Michael Bloomberg got elected mayor of New York City due in no small part to Harvey Weinstein. Oh, and, of course:
Weinstein is human filth, pure and simple. For every Weinstein supporting Democrats, there are fifty on the Republican side with more money, more influence, and more control over the GOP's messaging machine. This is not a "both sides do it" story. This is a story about finally finding someone who supports Democrats who also happens to have some money that he gives to the Democratic Party (all of which has now been donated to causes that support women).
Shortly after beginning work on this profile, I stumble across a trip wire that fires conspiracy and fomentation. Something in his unalloyed nature brings out the storyteller in people, as long as no name is attached. It's all sex, lies, but no videotape.
"Are you on a land line?" says one.
"Has he threatened you? Offered you a book?" says another.
"I love talking with Harvey," says one reporter. "He knows movies. But at the same time, there's always this concern that he really does throw babies in the pond."
Another reporter insists that Miramax put a tail on the whole time they worked on a story about Miramax.
"He is a diabolical personality combined with a relentless drive and an understanding of mass appeal," says a director of small movies. "With that combination, the danger becomes enormous and limitless."
Not all of it is table talk on steroids. Throughout the story process, Weinstein seems to have near-perfect visibility into my notebook, ticking off a list of people I've talked to and what we talked about and then taking pleasure as my eyes widen. Sources, some of whom whisper heinous things about Weinstein, turn around and drop a dime to Miramax, seeking a measure of inoculation. When a leak has occurred, the company has been known to go through e-mail, and the offender is warned.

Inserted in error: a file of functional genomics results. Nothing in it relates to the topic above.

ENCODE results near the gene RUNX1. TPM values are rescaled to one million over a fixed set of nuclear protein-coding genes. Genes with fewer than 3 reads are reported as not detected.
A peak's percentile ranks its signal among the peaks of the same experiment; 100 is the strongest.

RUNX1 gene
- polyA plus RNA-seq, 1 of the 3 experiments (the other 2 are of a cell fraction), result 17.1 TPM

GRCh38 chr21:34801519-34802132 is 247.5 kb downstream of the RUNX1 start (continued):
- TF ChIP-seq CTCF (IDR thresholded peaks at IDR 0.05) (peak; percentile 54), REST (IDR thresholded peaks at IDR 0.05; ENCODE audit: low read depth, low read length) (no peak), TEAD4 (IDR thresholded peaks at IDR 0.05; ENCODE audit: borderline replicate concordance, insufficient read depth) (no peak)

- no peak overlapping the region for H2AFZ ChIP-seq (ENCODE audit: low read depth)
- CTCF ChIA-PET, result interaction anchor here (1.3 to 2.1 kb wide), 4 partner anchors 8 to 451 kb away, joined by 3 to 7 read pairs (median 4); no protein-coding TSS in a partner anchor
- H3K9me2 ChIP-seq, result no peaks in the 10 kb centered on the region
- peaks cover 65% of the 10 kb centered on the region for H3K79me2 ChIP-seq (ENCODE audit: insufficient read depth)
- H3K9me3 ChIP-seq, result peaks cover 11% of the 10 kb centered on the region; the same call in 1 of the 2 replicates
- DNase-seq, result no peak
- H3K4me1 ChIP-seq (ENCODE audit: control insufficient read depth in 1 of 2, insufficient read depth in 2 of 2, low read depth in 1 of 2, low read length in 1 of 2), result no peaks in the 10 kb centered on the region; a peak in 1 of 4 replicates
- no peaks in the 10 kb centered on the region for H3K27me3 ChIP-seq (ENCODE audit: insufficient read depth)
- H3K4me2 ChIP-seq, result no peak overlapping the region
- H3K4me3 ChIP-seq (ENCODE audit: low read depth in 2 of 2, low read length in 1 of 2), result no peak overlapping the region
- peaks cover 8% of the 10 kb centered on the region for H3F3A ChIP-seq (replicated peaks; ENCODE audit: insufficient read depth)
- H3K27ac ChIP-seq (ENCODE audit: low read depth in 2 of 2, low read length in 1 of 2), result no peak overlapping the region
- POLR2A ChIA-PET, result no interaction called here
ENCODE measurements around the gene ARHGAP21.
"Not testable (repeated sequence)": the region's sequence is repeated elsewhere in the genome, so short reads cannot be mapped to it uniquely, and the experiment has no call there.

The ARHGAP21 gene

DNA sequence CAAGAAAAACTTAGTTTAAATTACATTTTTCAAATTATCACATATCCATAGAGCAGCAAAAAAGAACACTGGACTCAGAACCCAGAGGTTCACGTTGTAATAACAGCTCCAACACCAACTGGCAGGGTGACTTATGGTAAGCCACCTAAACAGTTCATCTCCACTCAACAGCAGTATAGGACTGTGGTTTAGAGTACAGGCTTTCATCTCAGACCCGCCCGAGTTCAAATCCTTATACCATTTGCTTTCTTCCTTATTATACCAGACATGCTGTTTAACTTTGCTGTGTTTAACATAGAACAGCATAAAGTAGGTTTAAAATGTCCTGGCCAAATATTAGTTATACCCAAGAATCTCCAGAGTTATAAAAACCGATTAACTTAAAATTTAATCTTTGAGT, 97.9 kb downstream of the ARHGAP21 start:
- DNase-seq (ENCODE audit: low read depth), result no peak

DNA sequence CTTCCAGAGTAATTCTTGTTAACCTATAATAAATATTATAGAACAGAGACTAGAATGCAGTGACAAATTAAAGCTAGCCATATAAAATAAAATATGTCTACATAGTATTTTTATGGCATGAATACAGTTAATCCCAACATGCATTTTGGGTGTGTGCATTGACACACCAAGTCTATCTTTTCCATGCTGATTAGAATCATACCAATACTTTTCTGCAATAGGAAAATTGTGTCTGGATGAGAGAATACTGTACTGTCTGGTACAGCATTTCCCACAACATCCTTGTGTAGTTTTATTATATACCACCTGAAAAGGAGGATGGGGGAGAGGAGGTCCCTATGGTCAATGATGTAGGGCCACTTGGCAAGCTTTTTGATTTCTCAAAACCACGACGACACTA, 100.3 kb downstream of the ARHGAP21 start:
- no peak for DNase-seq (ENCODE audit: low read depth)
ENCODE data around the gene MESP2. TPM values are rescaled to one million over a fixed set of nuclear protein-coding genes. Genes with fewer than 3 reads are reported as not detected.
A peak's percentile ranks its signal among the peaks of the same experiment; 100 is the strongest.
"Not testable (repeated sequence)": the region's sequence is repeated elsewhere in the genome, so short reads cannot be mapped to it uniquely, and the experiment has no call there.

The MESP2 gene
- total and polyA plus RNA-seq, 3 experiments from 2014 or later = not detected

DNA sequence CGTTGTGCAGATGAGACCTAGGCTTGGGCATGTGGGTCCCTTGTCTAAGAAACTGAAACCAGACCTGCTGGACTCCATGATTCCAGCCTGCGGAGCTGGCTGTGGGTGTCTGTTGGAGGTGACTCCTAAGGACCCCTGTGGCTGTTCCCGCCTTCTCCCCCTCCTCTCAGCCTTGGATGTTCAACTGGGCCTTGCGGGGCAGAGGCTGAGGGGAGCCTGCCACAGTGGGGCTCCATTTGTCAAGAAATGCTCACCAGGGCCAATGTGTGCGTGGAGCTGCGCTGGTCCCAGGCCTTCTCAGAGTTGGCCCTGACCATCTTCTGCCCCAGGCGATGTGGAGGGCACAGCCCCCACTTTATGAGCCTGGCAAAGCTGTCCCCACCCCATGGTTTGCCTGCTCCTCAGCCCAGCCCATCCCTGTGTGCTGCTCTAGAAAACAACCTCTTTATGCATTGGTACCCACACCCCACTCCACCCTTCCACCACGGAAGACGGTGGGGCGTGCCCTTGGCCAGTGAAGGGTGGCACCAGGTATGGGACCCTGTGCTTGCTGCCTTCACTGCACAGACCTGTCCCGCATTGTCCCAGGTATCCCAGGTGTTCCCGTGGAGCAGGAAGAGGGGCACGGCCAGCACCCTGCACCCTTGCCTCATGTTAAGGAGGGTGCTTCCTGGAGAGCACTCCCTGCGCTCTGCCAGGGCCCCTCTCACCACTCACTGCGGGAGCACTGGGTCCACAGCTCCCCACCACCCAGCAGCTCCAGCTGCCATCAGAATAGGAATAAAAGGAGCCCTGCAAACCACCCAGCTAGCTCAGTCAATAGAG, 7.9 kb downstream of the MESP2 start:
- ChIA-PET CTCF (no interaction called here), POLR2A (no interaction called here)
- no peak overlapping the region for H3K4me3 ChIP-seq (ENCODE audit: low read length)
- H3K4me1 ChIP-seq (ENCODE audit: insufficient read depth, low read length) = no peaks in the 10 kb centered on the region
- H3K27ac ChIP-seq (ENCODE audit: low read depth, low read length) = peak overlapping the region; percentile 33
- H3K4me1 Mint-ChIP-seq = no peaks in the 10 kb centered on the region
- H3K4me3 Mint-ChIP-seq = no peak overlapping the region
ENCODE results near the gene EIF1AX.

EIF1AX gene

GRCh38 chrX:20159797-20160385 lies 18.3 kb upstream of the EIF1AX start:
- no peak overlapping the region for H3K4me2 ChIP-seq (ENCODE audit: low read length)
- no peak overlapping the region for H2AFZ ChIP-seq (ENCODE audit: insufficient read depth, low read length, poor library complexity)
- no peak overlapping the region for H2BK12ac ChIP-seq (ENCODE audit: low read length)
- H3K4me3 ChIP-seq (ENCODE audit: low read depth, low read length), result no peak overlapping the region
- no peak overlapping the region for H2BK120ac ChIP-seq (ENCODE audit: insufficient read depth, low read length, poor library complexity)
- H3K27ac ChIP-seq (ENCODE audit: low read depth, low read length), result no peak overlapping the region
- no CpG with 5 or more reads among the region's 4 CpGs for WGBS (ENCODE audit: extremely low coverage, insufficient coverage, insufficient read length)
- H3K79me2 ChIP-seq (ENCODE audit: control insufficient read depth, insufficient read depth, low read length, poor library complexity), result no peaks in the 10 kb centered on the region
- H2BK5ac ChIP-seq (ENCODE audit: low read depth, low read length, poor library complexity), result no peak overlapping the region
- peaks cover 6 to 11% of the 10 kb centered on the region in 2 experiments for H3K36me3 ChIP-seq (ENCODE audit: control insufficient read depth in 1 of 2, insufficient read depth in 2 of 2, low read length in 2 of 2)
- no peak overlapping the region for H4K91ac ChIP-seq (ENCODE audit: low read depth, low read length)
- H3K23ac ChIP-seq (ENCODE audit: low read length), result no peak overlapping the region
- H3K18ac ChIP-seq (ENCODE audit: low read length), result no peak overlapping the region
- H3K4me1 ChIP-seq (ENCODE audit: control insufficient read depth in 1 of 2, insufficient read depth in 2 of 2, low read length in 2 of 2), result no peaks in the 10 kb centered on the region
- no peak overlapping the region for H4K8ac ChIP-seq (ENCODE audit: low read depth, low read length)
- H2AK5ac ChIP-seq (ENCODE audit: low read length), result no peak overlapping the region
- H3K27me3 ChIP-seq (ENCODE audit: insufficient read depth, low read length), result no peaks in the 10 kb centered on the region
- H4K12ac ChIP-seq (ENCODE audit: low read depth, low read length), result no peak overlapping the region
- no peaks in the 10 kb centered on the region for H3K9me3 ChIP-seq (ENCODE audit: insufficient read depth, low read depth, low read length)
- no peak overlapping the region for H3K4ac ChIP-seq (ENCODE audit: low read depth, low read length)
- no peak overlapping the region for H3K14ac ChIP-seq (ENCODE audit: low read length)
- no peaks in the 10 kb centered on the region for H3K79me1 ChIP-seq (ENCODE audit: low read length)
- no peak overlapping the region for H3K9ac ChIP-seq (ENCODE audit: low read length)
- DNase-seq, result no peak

As the keeper of star-making machinery, Weinstein has re-engineered the media process so that he lives beyond its downsides. His other assets—a book-publishing company and a working knowledge of the frailties of most reporters—mean that when Weinstein acts like a numbskull at Cannes, he gets a pass.
A. J. Benza, who held Weinstein harmless when he was a gossip at the Daily News, has a book on Talk-Miramax that will become a movie. Liz Smith calls him the Irving Thalberg of our age, and Weinstein reciprocates by giving her a steady taste of star quotage. Rush and Molloy can't blurb one of his actors without mentioning how "critically acclaimed" his last project was.
"He owns you guys, all of you," bitches one West Coast film executive. "All media is controlled out of New York, and he is the king. He has the kind of Teflon none of us can understand."
Having had my own torturous negotiations with Weinstein, I've gained an understanding of his ability to maintain custody of his image.
"There is one story that needs to be told about this guy, and you are not going to tell it," hisses a New York film executive. "You're going to write another story about this amazing indie genius, and if you think I am going to participate in the lionization of that fat fuck for even a second, you are out of your mind."
The idea that no one knew Weinstein was an abomination of a person is ludicrous. This is just media manipulation in action. Arise, ye bots. Make a thousand links appear. What a bunch of Mularkey.